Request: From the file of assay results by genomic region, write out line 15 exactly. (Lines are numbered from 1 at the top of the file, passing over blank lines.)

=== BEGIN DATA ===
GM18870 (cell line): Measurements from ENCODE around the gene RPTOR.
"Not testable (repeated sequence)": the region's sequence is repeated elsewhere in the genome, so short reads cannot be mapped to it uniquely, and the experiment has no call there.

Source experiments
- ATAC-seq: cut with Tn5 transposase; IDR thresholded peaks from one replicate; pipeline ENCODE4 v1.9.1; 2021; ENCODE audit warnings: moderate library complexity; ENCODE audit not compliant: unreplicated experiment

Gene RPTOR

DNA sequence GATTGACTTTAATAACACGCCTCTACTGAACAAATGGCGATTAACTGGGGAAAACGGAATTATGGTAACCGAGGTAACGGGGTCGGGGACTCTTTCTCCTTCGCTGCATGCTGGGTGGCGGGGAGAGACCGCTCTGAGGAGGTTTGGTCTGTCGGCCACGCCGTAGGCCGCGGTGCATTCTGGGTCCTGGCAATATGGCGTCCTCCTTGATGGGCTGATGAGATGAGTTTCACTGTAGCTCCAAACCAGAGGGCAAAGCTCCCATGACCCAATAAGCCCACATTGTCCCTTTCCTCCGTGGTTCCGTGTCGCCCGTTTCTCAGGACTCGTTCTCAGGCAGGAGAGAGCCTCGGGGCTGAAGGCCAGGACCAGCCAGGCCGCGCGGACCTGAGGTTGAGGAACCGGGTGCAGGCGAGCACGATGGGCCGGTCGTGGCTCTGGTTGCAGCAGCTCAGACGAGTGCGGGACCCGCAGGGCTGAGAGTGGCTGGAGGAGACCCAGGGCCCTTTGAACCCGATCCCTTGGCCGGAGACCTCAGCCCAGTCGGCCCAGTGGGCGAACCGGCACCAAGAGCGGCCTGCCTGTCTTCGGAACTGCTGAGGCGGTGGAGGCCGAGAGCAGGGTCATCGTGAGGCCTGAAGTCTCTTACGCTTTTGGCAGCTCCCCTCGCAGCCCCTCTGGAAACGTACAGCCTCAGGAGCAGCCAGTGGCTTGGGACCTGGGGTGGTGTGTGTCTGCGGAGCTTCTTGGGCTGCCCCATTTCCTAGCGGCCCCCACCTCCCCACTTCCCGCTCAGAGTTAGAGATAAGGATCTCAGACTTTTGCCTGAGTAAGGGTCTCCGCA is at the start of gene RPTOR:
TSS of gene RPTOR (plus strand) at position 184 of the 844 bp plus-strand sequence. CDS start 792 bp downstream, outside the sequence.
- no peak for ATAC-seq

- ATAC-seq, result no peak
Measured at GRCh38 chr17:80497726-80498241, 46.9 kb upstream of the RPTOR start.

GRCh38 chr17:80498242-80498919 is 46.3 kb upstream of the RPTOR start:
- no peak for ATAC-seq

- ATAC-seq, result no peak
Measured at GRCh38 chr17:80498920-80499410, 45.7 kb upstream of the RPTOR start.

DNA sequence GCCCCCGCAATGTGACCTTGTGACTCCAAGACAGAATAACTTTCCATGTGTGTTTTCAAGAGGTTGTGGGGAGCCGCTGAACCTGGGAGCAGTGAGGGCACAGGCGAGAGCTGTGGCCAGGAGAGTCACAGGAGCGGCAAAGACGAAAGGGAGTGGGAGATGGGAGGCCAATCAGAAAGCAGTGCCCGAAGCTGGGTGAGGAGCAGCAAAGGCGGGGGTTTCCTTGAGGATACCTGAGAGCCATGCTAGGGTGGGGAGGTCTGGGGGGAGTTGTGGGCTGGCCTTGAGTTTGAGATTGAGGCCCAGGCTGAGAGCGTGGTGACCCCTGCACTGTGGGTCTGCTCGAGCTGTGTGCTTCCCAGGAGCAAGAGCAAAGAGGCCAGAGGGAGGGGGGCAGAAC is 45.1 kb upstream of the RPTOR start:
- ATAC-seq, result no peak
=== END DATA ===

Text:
DNA sequence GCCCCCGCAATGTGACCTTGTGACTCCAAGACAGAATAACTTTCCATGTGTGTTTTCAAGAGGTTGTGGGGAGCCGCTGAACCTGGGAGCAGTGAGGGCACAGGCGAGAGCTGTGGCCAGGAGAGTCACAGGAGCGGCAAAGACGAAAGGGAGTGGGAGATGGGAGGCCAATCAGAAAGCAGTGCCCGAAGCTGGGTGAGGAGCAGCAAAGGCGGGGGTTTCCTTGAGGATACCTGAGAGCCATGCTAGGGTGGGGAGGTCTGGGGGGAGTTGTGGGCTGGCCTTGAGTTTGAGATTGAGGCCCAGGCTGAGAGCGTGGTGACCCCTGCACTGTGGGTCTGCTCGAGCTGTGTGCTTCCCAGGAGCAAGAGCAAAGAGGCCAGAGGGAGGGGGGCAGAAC is 45.1 kb upstream of the RPTOR start: